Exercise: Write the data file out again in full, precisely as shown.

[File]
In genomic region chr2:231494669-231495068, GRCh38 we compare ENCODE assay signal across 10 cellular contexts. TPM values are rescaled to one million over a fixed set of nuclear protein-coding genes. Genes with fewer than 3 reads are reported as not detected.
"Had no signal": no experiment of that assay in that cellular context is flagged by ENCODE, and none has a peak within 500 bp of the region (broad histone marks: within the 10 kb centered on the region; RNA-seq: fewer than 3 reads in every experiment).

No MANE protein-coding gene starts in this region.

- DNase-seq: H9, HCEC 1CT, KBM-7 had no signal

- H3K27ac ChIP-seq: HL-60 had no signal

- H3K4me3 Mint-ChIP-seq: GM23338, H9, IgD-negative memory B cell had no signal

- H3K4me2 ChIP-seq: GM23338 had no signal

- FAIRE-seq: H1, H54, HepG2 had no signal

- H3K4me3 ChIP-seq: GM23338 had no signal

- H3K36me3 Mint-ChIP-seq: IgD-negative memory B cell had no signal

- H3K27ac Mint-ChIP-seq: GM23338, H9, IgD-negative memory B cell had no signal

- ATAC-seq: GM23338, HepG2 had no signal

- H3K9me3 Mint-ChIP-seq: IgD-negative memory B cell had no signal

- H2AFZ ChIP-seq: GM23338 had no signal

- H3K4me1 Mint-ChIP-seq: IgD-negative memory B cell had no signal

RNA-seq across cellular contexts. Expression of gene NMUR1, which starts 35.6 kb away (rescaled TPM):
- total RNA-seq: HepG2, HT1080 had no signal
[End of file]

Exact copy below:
In genomic region chr2:231494669-231495068, GRCh38 we compare ENCODE assay signal across 10 cellular contexts. TPM values are rescaled to one million over a fixed set of nuclear protein-coding genes. Genes with fewer than 3 reads are reported as not detected.
"Had no signal": no experiment of that assay in that cellular context is flagged by ENCODE, and none has a peak within 500 bp of the region (broad histone marks: within the 10 kb centered on the region; RNA-seq: fewer than 3 reads in every experiment).

No MANE protein-coding gene starts in this region.

- DNase-seq: H9, HCEC 1CT, KBM-7 had no signal

- H3K27ac ChIP-seq: HL-60 had no signal

- H3K4me3 Mint-ChIP-seq: GM23338, H9, IgD-negative memory B cell had no signal

- H3K4me2 ChIP-seq: GM23338 had no signal

- FAIRE-seq: H1, H54, HepG2 had no signal

- H3K4me3 ChIP-seq: GM23338 had no signal

- H3K36me3 Mint-ChIP-seq: IgD-negative memory B cell had no signal

- H3K27ac Mint-ChIP-seq: GM23338, H9, IgD-negative memory B cell had no signal

- ATAC-seq: GM23338, HepG2 had no signal

- H3K9me3 Mint-ChIP-seq: IgD-negative memory B cell had no signal

- H2AFZ ChIP-seq: GM23338 had no signal

- H3K4me1 Mint-ChIP-seq: IgD-negative memory B cell had no signal

RNA-seq across cellular contexts. Expression of gene NMUR1, which starts 35.6 kb away (rescaled TPM):
- total RNA-seq: HepG2, HT1080 had no signal